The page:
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Turning simple span into complex span: time for decay or interference from distractors?


Lewandowsky, S; Geiger, S M; Morrell, D B; Oberauer, Klaus (2010). Turning simple span into complex span: time for decay or interference from distractors? Journal of Experimental Psychology: Learning, Memory, and Cognition, 36(4):958-978.

Abstract

We investigated the effects of the duration and type of to-be-articulated distractors during encoding of a verbal list into short-term memory (STM). Distractors and to-be-remembered items alternated during list presentation, as in the complex-span task that underlies much of working-memory research. According to an interference model of STM, known as serial order in a box (SOB; Farrell & Lewandowsky, 2002), additional repeated articulations of the same word between list items should cause minimal further disruption of encoding into STM even though the retention interval for early list items is increased. SOB also predicts that the articulation of several different distractor items should lead to much enhanced disruption if the distractor interval is increased. Those predictions were qualitatively confirmed in 4 experiments that found that it is the type of distractors, not their total duration, that determines the success of encoding a list into STM. The results pose a challenge to temporal models of complex-span performance, such as the time-based resource sharing model (Barrouillet, Bernardin, & Camos, 2004). The results add to a growing body of evidence that memory for the short term is not exclusively governed by purely temporal processes.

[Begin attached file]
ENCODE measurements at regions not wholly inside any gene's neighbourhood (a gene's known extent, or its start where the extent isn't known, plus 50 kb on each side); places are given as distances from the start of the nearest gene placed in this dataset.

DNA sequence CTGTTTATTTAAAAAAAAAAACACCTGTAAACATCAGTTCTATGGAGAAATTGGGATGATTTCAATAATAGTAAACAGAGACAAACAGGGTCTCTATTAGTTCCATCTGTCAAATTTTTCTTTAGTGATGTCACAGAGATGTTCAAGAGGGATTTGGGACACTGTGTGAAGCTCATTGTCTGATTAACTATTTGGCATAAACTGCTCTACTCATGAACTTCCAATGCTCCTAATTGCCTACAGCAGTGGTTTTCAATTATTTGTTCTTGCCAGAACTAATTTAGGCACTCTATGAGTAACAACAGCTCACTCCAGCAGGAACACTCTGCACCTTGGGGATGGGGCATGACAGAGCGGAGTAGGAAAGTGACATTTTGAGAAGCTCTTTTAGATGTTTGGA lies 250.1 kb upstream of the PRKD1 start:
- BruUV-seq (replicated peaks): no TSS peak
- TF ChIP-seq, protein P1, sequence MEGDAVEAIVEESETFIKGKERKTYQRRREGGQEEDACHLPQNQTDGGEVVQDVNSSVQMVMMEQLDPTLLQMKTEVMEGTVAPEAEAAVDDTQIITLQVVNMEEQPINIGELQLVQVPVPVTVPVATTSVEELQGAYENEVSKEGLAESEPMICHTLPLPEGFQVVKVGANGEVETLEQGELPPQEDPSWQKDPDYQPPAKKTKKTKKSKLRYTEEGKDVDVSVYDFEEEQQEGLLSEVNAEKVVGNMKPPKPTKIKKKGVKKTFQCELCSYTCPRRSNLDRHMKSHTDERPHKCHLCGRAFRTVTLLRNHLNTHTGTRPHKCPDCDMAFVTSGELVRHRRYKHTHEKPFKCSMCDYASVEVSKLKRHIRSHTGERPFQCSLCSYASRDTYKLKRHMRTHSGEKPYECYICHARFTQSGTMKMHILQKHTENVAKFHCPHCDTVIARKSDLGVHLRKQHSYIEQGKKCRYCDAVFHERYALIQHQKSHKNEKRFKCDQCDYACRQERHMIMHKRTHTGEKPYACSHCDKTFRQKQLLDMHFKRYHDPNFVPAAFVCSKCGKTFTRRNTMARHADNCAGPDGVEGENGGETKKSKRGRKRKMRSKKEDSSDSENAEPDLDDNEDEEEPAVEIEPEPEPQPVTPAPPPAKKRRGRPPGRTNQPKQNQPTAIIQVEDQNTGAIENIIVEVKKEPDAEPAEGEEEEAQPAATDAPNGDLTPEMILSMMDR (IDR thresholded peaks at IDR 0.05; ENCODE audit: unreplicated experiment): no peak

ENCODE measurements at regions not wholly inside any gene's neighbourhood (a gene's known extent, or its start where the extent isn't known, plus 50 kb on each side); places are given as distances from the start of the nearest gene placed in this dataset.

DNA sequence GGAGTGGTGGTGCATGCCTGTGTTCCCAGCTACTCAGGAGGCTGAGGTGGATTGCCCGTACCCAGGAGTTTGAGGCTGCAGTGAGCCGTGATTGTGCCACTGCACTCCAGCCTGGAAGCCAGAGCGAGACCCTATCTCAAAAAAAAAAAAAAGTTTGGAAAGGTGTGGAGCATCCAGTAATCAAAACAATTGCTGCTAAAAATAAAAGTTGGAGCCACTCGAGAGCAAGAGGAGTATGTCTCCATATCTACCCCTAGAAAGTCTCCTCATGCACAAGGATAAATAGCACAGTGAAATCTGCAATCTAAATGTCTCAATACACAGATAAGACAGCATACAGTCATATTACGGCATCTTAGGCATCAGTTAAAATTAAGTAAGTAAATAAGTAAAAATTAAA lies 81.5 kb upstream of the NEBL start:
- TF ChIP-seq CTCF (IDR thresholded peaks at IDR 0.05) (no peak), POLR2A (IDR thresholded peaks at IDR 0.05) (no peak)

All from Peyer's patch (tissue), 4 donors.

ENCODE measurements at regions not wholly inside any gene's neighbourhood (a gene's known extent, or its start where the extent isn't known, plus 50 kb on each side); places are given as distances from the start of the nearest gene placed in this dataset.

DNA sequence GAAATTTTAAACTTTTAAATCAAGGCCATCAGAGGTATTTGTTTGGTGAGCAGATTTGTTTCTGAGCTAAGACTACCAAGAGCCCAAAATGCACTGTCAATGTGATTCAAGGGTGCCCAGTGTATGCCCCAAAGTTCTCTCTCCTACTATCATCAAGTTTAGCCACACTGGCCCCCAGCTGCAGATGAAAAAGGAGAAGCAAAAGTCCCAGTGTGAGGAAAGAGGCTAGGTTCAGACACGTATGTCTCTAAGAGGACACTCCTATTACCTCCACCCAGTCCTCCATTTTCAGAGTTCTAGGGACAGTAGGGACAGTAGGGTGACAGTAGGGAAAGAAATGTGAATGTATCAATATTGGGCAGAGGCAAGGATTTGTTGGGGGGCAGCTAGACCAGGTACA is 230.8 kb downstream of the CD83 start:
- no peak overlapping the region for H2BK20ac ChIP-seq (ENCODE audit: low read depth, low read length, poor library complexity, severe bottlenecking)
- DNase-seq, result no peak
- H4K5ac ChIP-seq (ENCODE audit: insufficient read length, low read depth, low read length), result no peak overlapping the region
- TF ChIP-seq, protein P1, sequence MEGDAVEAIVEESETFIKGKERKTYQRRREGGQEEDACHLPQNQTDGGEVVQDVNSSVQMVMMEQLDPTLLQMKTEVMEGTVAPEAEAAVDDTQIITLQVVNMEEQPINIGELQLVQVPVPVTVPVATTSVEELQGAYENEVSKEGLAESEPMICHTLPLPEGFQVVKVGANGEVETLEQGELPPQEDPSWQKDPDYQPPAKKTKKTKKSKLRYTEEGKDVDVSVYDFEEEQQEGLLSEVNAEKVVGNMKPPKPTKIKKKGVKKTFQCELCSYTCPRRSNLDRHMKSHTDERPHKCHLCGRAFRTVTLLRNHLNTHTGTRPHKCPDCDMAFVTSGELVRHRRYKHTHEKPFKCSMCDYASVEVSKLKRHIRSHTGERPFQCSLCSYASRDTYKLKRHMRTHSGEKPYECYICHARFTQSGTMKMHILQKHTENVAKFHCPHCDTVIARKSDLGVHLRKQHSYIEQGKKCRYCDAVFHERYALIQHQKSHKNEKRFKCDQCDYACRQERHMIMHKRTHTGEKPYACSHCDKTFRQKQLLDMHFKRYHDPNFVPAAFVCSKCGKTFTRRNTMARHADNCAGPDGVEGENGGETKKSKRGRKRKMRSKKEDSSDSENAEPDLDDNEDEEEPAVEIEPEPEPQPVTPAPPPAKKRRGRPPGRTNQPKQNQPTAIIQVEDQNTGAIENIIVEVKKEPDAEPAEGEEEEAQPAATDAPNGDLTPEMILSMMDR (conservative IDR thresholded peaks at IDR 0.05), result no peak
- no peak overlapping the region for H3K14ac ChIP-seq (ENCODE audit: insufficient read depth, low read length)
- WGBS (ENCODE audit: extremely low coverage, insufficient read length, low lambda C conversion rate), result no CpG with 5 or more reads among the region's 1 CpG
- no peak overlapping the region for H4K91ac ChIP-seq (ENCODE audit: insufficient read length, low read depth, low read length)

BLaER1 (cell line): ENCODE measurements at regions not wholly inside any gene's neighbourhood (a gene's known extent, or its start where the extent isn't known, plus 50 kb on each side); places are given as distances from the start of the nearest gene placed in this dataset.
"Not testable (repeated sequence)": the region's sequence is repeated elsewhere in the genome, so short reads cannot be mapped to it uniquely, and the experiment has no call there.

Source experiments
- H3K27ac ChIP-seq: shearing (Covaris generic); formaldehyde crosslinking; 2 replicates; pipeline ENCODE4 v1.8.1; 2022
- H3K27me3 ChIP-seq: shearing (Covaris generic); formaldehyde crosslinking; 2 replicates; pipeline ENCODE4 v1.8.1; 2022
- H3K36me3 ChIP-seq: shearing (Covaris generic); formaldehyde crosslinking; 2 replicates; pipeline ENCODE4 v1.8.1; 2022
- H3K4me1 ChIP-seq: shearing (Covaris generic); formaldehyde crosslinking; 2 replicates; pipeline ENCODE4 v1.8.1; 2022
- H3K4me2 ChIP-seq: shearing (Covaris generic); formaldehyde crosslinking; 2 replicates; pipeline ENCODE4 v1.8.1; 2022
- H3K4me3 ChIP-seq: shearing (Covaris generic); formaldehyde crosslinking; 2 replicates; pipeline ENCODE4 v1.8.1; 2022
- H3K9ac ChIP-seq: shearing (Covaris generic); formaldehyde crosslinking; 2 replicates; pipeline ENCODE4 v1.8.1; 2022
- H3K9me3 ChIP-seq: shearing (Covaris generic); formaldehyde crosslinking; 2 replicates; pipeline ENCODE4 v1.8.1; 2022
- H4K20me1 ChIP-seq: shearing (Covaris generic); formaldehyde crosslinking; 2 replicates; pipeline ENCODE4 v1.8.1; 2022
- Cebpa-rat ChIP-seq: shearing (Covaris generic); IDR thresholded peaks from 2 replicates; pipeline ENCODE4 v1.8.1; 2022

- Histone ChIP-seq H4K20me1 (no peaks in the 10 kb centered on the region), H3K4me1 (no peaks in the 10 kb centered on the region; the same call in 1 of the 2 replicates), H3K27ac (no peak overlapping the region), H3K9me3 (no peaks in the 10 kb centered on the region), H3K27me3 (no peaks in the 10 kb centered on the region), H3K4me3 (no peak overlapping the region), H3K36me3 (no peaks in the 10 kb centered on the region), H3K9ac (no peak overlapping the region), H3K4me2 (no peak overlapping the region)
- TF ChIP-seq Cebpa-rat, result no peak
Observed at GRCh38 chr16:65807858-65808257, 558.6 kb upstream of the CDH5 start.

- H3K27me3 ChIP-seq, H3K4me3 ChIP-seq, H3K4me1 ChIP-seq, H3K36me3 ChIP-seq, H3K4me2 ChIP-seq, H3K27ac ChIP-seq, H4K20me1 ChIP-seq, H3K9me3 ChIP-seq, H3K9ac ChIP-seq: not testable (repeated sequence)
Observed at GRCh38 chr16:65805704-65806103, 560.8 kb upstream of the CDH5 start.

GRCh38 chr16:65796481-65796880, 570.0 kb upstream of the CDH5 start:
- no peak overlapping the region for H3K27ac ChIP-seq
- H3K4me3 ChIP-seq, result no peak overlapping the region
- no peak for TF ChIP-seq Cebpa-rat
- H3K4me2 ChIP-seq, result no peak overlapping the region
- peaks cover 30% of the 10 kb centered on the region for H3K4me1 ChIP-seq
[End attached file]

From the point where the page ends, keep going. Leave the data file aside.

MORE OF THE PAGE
Abstract

We investigated the effects of the duration and type of to-be-articulated distractors during encoding of a verbal list into short-term memory (STM). Distractors and to-be-remembered items alternated during list presentation, as in the complex-span task that underlies much of working-memory research. According to an interference model of STM, known as serial order in a box (SOB; Farrell & Lewandowsky, 2002), additional repeated articulations of the same word between list items should cause minimal further disruption of encoding into STM even though the retention interval for early list items is increased. SOB also predicts that the articulation of several different distractor items should lead to much enhanced disruption if the distractor interval is increased. Those predictions were qualitatively confirmed in 4 experiments that found that it is the type of distractors, not their total duration, that determines the success of encoding a list into STM. The results pose a challenge to temporal models of complex-span performance, such as the time-based resource sharing model (Barrouillet, Bernardin, & Camos, 2004). The results add to a growing body of evidence that memory for the short term is not exclusively governed by purely temporal processes.

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31 citations in Web of Science®
31 citations in Scopus®
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Additional indexing

Item Type:Journal Article, refereed, original work
Communities & Collections:06 Faculty of Arts > Institute of Psychology
Dewey Decimal Classification:150 Psychology
Date:2010
Deposited On:02 Nov 2010 12:13
Last Modified:05 Apr 2016 14:16
Publisher:American Psychological Association
ISSN:0278-7393
Publisher DOI:https://doi.org/10.1037/a0019764

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